How effective is the Personal Injury Referral Fee Ban?
Information in response to Searches related to Personal Injury Referral
The ban related to personal injury referral fees was first introduced by LASPO Act (Legal Aid Sentencing and Punishment of Offenders) of 2012. The actual ban was brought into effect on 1st April, 2013.
Two Fresh Outcomes in SRA Conduct Code
They call for people not being paid a prohibited referral fee and that they also do not pay it. This prohibited referral fee is a payment that is banned under the LASPO Act, Section 56, unless it can be shown that the payment was actually made for other services and not as referral fees. With effect from April 2013, LASPO has made it clear that the payment or receipt of personal injury referral fees is banned in all claims for any damages that follow death or personal injury.
How is the ban applicable?
LASPO Act regulates that a person would be held in breach of it if he or she refers any prescribed legal business to other persons or is referred as prescribed legal business by any other person. He or she is also in breach of this Act if he or she pays or is paid any amount for that referral under Section 56(1). For example, the ban will apply to all personal injury lawyer referrals that occur between regulated people such as between Claims Management Company and solicitors or between solicitors and two separate firms or trade unions or charity organisations.
When a solicitor acts on behalf of a client in connection with prescribed legal business and takes a price per case from some insurance company or from a medical agency for any arrangement post an event for that client or for referring a client for medical reports, it will be considered as a breach of this act in connection with personal injury claims referral fees.
Difficulty in monitoring this compensation culture
Ban on referral fees, that are held responsible for the creation of a compensation culture, will be tough to monitor and will certainly not be effective as a regulatory measure. The government was forced to take an action to prohibit all personal injury solicitors’ referral fee that may be paid by the solicitors to insurance companies and claims management companies or trade unions. It has happened because of grave concerns on the impact of the rising insurance premiums. The Solicitors Regulation Authority in the United Kingdom that covers more than one hundred and twenty thousand solicitors in the country feels that these changes may not have an impact as was originally desired.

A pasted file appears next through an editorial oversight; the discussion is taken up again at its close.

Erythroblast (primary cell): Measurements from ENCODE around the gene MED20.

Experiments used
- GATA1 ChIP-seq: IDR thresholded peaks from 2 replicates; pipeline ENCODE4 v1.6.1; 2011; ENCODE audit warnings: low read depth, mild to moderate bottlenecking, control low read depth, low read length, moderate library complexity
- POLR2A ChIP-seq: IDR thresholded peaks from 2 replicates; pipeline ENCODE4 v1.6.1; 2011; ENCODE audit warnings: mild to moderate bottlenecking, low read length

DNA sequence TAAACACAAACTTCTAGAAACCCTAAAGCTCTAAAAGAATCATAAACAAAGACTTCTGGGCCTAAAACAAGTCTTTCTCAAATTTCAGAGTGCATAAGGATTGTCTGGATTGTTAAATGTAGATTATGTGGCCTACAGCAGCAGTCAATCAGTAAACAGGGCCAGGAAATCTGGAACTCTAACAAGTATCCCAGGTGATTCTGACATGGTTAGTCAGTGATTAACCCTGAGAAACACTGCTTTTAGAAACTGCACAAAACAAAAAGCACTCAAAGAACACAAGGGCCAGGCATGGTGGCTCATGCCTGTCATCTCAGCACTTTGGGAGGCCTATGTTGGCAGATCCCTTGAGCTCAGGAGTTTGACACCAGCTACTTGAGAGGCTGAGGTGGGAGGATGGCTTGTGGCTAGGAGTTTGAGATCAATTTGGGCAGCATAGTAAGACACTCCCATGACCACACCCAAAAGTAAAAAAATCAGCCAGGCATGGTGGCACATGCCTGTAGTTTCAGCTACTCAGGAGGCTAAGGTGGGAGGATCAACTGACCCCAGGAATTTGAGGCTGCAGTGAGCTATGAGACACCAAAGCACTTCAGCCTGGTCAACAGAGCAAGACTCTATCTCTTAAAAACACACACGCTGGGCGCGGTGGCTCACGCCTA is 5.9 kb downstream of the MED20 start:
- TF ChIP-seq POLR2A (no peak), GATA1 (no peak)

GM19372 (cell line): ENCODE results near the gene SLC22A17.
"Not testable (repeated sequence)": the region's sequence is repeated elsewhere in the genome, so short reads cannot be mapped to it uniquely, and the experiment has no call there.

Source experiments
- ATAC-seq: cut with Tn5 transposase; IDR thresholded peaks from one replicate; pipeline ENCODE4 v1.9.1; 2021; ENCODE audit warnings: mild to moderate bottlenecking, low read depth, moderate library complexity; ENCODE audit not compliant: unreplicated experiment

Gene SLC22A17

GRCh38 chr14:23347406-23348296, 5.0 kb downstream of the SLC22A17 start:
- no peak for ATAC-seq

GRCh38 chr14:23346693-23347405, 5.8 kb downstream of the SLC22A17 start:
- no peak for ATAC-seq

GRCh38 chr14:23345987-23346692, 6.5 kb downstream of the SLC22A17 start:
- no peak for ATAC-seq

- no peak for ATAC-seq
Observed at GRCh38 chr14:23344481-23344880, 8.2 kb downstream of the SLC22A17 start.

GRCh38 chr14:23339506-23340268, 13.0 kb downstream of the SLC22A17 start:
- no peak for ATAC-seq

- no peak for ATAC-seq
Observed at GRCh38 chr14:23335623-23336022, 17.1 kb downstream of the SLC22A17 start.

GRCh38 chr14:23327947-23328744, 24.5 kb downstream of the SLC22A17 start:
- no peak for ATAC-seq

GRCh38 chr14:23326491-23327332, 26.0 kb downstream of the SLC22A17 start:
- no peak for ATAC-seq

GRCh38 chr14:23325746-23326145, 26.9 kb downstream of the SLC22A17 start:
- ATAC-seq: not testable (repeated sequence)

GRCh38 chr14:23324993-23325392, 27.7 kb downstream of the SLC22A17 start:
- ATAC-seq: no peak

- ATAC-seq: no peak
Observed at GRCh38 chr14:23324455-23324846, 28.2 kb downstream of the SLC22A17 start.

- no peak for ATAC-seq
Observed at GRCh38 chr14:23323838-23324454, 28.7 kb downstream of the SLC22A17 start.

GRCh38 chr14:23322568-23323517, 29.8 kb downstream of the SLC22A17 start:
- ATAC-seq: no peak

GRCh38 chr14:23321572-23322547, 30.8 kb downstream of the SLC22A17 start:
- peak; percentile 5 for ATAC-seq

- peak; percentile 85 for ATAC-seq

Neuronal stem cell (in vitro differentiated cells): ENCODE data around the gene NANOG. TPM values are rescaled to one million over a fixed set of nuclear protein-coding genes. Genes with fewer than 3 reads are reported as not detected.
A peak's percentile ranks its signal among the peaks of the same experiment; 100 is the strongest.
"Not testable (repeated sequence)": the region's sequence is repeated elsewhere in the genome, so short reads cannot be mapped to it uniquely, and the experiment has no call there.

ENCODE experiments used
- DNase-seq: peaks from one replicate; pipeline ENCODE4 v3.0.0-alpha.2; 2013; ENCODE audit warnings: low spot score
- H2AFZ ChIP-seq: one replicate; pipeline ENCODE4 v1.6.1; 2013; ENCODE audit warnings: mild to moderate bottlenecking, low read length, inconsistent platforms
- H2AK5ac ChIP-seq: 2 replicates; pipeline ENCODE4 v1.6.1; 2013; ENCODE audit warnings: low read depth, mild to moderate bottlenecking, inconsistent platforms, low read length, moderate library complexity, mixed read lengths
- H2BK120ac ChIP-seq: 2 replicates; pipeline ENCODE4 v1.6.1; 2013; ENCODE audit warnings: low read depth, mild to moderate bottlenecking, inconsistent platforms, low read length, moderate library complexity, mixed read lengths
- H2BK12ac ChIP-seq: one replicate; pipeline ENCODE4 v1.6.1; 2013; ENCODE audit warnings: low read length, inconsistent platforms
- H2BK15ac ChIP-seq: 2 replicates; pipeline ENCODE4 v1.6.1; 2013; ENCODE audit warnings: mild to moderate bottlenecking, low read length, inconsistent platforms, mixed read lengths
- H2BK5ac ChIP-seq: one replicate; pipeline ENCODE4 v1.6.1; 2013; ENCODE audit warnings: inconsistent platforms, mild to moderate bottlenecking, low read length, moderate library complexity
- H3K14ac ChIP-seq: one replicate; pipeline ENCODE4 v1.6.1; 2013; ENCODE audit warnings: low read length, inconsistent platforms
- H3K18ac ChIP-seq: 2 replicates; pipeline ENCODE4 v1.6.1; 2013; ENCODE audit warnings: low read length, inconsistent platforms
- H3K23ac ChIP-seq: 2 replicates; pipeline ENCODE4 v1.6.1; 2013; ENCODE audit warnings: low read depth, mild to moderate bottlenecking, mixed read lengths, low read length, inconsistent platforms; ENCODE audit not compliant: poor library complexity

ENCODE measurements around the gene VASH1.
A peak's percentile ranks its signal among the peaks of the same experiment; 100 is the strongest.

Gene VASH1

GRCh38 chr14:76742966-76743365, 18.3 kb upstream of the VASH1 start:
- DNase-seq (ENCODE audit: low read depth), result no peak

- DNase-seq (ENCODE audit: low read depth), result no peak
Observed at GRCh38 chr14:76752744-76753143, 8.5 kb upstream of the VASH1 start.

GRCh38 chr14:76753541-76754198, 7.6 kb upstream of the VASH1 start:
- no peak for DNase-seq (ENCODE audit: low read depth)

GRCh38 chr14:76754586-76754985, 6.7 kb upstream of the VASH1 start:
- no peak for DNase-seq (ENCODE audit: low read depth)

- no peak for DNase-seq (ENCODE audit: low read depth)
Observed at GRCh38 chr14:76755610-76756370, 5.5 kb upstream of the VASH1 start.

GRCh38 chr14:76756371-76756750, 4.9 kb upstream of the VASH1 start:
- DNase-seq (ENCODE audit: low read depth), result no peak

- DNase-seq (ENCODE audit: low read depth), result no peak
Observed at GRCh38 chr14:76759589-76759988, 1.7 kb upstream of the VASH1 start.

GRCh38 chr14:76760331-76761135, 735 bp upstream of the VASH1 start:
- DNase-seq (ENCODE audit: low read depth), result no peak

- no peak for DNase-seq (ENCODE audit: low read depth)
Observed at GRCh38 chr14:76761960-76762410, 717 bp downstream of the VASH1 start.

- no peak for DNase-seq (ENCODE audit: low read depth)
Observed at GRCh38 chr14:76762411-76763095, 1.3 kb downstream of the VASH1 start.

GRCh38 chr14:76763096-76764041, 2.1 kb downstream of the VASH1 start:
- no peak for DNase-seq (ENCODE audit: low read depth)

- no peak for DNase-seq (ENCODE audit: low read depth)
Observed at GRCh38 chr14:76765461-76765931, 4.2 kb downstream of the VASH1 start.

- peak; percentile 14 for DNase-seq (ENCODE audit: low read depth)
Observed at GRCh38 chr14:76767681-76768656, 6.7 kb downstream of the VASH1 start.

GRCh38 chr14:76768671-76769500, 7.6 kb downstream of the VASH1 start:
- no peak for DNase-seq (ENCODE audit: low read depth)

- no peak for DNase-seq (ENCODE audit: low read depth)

To begin with, personal injury claim referral fees were considered legally proper as per the Labour Government, way back in 2004. This led to a big boom in the claims management sector. It was also pointed out some months ago that the cost concerning all personal injury claims had gone up almost to fourteen billion pounds in the last decade. There was a growing concern that these personal injury referral fees were motivating people to put in claims for even minor injuries which they may not have otherwise done so. This had a direct impact on driving the motor insurance premiums up. An average car insurance premium went up as high as one thousand pounds annually.
The personal injury lawyer referral service has made all middle men and lawyers rich with huge profits. It has also left local councils and hospitals with legal bills going up to several million pounds. Last year itself, work related with personal injuries was estimated to be close to two billion pounds for solicitors while NHS paid over a billion pounds in damages.
However, the Solicitors Regulating Authority still feels that it is not going to be easy to establish the personal injury referral fee ban and investigate when referral fees have been paid because firms offer various other services that include advertising, marketing and even claims vetting. It is very much possible that these firms could in all probability be calling referral fees by some other name.